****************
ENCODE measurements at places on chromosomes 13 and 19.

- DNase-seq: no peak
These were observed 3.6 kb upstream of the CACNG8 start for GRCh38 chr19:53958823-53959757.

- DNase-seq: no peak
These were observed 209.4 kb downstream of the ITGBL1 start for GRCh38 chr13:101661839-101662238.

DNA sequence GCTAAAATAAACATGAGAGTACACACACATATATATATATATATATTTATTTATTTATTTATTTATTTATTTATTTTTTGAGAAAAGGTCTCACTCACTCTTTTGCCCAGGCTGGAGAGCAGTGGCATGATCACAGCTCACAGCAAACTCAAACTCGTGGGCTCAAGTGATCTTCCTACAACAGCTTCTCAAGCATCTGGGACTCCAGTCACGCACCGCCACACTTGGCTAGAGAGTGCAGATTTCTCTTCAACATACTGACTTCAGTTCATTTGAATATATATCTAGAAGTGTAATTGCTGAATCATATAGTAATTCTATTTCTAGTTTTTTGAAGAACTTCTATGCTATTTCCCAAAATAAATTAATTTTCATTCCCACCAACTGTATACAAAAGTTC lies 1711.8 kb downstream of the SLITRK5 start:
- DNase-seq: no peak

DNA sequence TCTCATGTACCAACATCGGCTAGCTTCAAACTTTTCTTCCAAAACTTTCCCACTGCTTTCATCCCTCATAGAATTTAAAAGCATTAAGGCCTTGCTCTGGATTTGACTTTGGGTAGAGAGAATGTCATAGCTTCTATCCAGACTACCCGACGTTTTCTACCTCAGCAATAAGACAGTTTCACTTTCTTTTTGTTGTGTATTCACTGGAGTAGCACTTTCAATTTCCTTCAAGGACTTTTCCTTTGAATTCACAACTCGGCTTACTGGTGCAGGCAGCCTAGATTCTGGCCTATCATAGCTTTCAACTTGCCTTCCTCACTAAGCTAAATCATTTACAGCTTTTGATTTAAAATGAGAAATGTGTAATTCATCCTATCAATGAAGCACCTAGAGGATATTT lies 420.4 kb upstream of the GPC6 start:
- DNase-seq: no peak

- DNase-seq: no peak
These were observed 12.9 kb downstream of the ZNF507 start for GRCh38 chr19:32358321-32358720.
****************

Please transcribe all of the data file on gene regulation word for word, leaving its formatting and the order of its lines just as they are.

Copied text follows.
ENCODE measurements at places on chromosomes 13 and 19.

- DNase-seq: no peak
These were observed 3.6 kb upstream of the CACNG8 start for GRCh38 chr19:53958823-53959757.

- DNase-seq: no peak
These were observed 209.4 kb downstream of the ITGBL1 start for GRCh38 chr13:101661839-101662238.

DNA sequence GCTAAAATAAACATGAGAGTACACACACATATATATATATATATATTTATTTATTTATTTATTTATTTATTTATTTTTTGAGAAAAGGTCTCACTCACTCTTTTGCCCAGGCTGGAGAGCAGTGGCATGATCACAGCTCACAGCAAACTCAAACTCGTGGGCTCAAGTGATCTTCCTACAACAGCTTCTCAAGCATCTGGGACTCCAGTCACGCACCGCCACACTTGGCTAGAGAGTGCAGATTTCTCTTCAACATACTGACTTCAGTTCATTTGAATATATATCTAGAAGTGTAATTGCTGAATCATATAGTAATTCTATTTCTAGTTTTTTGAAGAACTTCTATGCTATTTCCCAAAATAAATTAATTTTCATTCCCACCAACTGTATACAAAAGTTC lies 1711.8 kb downstream of the SLITRK5 start:
- DNase-seq: no peak

DNA sequence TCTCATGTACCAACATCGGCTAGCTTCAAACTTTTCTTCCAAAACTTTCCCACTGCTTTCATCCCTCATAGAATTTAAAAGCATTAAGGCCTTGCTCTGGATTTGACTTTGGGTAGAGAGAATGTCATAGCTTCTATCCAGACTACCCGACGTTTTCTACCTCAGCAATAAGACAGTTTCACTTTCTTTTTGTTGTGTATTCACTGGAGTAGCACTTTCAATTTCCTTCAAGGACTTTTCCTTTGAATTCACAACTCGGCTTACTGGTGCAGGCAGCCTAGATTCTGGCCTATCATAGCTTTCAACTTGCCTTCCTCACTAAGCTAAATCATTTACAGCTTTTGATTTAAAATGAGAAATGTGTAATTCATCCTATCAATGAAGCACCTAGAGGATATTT lies 420.4 kb upstream of the GPC6 start:
- DNase-seq: no peak

- DNase-seq: no peak
These were observed 12.9 kb downstream of the ZNF507 start for GRCh38 chr19:32358321-32358720.